Sony Classical is pleased to announce another ten releases in its increasingly comprehensive series of Classical Masters. These new budget-priced releases contain classic recordings, many of them newly remastered, by some of the most celebrated musicians of the 20th century. During his long music directorships of the St. Louis Symphony Orchestra – America’s second-oldest, founded in 1880 – and the National Symphony Orchestra of Washington, D.C., conductor Leonard Slatkin brought these ensembles regularly into the recording studio to perform a wide swath of American repertoire – major works by composers including Charles Ives, Aaron Copland, Walter Piston, Leonard Bernstein, William Schuman and John Corigliano, as well as more popular fare by John Philip Sousa, Virgil Thomson, Victor Herbert, Ferde Grofé, Leroy Anderson and Morton Gould, plus the national anthem and Battle Hymn of the Republic. Those recordings, acclaimed on both sides of the Atlantic, have now been collected in a one extensive release.
Review excerpts of some of the previously released recordings in thi set:
Copland: Dance Symphony, Short Symphony, Piano Variations
This is Copland outreaching himself, theoretical ingenuity allied to vision, and like this sharp, smart, punchy performance, the overriding impression is of evolution — onwards and upwards. (Piano Variations)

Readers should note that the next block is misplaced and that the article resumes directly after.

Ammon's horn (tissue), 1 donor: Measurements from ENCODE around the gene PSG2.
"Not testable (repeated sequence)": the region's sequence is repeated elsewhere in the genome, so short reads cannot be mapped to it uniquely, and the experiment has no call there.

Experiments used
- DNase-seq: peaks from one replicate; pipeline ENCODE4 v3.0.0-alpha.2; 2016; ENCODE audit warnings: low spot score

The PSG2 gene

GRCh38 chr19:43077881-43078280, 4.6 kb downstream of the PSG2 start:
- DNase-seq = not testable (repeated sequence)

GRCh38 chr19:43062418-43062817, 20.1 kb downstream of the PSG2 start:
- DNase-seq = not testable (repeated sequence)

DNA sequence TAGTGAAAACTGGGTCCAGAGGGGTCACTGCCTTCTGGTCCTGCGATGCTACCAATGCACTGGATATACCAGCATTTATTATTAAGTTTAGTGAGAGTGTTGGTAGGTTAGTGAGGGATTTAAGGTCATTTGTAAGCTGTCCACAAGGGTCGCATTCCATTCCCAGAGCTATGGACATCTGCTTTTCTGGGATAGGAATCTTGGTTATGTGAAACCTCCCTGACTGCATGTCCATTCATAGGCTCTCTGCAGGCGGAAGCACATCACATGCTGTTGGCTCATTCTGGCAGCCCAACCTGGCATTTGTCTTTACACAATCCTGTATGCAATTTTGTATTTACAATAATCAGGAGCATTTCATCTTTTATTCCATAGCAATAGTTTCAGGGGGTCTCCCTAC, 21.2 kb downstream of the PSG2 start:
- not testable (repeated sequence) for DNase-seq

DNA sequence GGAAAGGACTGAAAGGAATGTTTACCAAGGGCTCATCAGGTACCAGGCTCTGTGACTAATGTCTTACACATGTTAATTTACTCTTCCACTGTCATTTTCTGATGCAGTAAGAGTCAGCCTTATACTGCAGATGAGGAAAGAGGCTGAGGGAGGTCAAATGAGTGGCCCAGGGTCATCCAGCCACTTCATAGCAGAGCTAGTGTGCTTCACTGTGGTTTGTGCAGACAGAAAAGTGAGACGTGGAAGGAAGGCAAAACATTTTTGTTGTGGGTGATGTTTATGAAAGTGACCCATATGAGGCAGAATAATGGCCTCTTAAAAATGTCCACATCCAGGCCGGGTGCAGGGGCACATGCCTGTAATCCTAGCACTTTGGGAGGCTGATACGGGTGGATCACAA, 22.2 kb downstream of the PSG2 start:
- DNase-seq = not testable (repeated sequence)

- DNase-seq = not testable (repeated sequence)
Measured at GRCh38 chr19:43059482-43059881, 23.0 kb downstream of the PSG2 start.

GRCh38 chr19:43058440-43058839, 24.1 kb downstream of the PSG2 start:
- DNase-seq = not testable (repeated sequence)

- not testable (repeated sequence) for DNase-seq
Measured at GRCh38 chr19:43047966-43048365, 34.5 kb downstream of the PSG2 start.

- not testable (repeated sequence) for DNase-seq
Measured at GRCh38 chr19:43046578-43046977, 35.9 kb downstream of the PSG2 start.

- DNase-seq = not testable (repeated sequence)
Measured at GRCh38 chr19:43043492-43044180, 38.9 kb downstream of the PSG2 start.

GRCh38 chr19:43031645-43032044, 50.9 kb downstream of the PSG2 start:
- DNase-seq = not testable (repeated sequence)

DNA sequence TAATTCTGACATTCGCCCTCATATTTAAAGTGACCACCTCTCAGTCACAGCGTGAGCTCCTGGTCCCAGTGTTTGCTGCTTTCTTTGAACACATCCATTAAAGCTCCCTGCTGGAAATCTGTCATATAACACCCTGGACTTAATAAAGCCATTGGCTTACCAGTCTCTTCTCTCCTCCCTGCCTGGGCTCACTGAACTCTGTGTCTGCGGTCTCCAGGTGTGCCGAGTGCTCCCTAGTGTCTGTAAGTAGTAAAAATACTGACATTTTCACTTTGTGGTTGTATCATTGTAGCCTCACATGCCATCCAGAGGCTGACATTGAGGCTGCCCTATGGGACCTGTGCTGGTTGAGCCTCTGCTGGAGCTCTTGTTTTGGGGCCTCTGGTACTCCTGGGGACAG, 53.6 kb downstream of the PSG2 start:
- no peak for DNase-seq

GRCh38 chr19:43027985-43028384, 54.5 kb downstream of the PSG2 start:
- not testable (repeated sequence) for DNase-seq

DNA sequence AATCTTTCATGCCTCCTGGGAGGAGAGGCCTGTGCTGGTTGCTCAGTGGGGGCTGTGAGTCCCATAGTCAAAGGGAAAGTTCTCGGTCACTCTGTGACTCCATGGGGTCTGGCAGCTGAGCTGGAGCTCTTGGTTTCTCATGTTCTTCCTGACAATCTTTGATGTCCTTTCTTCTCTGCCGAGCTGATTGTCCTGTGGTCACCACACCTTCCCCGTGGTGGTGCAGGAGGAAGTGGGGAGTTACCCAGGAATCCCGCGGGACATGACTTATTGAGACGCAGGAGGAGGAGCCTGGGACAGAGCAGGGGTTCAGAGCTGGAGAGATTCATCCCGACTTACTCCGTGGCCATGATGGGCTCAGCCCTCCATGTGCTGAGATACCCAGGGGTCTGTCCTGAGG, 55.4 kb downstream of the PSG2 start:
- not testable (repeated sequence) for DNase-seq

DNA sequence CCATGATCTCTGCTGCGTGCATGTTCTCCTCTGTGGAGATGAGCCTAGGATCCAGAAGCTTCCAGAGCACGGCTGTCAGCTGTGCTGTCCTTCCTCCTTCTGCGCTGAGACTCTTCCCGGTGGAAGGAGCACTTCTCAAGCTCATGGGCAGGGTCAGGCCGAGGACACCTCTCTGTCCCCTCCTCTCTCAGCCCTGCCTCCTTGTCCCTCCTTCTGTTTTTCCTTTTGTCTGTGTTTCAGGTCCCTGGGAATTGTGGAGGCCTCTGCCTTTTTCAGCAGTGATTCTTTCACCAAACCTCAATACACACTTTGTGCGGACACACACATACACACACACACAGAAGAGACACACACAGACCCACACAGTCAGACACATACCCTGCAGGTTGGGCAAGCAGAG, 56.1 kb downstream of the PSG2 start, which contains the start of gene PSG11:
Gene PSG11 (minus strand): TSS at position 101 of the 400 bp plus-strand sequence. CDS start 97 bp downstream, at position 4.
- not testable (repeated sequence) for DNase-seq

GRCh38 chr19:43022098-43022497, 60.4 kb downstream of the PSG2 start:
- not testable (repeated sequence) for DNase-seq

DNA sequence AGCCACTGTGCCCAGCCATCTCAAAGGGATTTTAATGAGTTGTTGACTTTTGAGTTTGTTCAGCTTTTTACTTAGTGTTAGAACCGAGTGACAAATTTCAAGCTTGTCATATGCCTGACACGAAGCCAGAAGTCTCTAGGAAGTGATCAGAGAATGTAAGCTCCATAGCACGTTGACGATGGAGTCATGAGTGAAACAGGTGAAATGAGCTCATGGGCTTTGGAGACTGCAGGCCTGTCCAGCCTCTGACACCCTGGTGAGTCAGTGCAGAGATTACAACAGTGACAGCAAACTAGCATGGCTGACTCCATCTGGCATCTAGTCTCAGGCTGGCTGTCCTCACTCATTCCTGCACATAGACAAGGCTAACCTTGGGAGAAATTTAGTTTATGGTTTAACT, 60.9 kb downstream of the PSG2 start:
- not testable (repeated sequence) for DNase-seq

Corigliano: Concerto For Piano, Etc
Slatkin draws outstanding playing from the St Louis orchestra, and pianist Barry Douglas proves a powerful advocate for the concerto, using a daringly wide dynamic range and tonal palate.
Piston: Symphony No 6, The Incredible Flutist, Etc
There's marvellously keen articulation from his strings, and to say that his percussion are quick-witted is almost to spoil the fun of the last few bars. Solo cello and oboe lead the quest of the slow movement—sad yet determined music through which Slatkin communicates a fierce intensity; the finale is essentially a lap of honour for the entire orchestra—well earned on this occasion.